Goals

This week it’s more work on the novel, and I’d like to hit 10,000 words. I’ll send out more submissions (probably get more rejections too), as I march toward a goal of 100 submission for the year. I finished the outline for the game design project last week and turned it in. The editor liked it, and gave me the green light to start writing. The deadline is a comfortable two months away, but I’ll start in on it this week.

Story Spotlight

This week its one of my weirder stories and the first story I published with The Molotov Cocktail. It’s called “At the Seams,” and it’s about falling apart. Literally. 🙂

Read “At the Seams

Back to Basics: The Cover Letter

Hey, let’s talk about cover letters again. I see this subject pop up a lot when it comes to submissions. There are a lot of opinions, and my opinion goes something like this: keep it short, keep it simple, and follow the guidelines. Let me show you what I mean.

The Basic Cover Letter

If the publisher doesn’t ask for anything specific in the cover letter, I generally go with the basic letter below. It ticks all the boxes I think editors generally want in a cover letter, and it’s easy to add (or subtract) content if a publisher wants something specific.

Dear Fiction Editors1,

Please consider my short story [Story Name]2 for publication at [Publisher Name]3. The story is approximately [# of words]4 words in length. My short fiction has recently appeared in [Market 1], [Market 2], and [Market 3]5.

Best6,

Name (byline)7
Address
Email

Okay, so let’s break this sucker down.

  1. The salutation. If you are absolutely, one-hundred percent sure of the editor’s name and that person will in fact be reading your story, then, sure, go ahead and address the cover letter to that person. If you have any doubt whatsoever, then use fiction editor(s) or editor(s). It’s safe, technically correct, and I can’t imagine an editor would get offended at being called, uh, an editor.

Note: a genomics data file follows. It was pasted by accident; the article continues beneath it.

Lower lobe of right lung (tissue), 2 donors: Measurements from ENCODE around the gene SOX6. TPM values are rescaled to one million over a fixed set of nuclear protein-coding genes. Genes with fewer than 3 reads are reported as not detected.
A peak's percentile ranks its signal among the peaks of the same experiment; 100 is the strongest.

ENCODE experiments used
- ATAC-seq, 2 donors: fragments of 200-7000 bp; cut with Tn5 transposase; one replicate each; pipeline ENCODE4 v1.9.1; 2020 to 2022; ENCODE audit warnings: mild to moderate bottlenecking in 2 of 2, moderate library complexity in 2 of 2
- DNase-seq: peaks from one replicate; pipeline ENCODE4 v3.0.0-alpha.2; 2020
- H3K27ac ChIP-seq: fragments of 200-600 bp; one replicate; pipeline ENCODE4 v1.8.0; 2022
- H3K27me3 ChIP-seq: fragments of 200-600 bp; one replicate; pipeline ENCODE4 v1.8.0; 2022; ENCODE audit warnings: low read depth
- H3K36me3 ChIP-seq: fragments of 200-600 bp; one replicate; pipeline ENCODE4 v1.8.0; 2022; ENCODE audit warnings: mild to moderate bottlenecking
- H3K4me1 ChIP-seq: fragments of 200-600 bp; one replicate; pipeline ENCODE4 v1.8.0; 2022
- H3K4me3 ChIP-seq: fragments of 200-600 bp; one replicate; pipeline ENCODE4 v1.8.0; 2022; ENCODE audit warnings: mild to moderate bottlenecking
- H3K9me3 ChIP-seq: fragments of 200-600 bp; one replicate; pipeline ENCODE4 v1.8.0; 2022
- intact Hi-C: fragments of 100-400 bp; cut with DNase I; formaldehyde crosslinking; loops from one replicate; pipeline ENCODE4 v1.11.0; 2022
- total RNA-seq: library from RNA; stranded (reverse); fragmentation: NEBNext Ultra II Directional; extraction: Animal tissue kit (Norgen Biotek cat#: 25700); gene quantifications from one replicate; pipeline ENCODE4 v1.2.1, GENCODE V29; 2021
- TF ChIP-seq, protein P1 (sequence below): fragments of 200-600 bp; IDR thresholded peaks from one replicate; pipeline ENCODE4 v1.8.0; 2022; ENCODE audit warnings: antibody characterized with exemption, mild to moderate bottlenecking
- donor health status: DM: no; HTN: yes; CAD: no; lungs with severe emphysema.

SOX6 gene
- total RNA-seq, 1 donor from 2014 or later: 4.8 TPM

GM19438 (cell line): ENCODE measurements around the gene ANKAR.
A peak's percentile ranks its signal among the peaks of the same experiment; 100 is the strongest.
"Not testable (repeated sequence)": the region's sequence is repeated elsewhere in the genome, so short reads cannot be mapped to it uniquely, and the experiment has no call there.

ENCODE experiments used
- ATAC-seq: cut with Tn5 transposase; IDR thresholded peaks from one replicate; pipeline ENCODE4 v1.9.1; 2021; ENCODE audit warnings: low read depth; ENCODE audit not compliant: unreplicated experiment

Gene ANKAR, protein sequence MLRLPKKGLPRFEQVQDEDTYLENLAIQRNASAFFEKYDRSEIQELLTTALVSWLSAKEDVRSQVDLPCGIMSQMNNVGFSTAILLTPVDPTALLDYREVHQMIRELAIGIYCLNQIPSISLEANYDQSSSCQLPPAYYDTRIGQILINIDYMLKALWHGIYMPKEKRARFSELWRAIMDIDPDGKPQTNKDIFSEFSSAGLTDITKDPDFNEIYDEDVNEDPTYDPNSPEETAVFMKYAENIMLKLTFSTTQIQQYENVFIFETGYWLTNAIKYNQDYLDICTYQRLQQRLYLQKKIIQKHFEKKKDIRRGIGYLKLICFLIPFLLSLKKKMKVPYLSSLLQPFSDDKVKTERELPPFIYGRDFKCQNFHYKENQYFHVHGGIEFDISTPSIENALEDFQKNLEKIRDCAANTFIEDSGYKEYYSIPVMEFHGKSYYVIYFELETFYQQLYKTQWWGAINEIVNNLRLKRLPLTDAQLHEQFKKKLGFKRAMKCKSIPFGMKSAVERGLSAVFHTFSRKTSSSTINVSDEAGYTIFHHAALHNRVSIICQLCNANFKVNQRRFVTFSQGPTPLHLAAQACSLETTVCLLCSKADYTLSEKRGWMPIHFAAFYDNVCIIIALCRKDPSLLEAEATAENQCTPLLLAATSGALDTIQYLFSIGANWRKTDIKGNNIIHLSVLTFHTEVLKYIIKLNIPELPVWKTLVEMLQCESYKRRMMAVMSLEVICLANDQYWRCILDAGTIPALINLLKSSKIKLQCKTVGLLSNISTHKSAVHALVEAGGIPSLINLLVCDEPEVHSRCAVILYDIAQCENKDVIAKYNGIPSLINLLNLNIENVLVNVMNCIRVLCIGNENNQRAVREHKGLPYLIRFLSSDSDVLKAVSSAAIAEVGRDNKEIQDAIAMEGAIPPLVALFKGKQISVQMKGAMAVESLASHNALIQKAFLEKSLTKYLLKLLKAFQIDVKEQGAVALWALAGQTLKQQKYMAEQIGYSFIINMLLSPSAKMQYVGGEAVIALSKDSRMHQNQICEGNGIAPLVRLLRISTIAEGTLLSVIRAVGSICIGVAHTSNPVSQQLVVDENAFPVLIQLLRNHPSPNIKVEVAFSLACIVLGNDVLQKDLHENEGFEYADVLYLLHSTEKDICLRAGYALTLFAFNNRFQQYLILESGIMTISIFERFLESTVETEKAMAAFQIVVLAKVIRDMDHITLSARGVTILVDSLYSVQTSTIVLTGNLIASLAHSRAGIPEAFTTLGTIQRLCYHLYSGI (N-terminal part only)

2. Story name. Pretty self-explanatory here, just make sure you put the story name in quotation marks. I’d treat novelettes the same way, with quotes, as they are essentially long stories. Novellas can be tricky, though. The research I’ve done says a standalone novella (one not part of anthology) should be italicized*. If you’re submitting a novella to a short story market, it would generally be standalone, so I’d go with italics there.
  3. Publisher name. Again, self-explanatory, but make double, extra sure you spell the publisher’s name right and use the full name of the market as it’s listed on the masthead. The titles of both print and online magazine are italicized (according to CMS).
  4. Word count. If the market doesn’t ask for an exact word count (if they do, then just drop the approximately), I round up or down to the nearest fifty. For example, if my story is 4,359 words, I’d round it to 4,350. If it’s 4,187, I’d round to 4,200. If rounding puts you over the word count maximum for the market, then I think it’s perfectly acceptable to list the exact word count.